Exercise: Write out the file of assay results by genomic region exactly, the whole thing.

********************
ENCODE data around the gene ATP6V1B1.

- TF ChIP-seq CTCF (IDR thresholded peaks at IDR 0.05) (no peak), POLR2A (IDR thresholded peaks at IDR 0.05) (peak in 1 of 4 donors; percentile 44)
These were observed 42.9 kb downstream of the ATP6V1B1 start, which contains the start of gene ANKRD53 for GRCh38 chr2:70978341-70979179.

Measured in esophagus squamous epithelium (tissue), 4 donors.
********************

ENCODE data around the gene ATP6V1B1.

- TF ChIP-seq CTCF (IDR thresholded peaks at IDR 0.05) (no peak), POLR2A (IDR thresholded peaks at IDR 0.05) (peak in 1 of 4 donors; percentile 44)
These were observed 42.9 kb downstream of the ATP6V1B1 start, which contains the start of gene ANKRD53 for GRCh38 chr2:70978341-70979179.

Measured in esophagus squamous epithelium (tissue), 4 donors.